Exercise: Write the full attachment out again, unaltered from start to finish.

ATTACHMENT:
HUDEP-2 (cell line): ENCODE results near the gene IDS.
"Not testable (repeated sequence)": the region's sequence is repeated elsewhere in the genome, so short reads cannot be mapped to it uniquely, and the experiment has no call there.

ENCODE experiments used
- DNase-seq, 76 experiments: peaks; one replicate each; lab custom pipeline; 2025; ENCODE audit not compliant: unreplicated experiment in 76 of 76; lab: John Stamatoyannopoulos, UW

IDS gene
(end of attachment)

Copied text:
HUDEP-2 (cell line): ENCODE results near the gene IDS.
"Not testable (repeated sequence)": the region's sequence is repeated elsewhere in the genome, so short reads cannot be mapped to it uniquely, and the experiment has no call there.

ENCODE experiments used
- DNase-seq, 76 experiments: peaks; one replicate each; lab custom pipeline; 2025; ENCODE audit not compliant: unreplicated experiment in 76 of 76; lab: John Stamatoyannopoulos, UW

IDS gene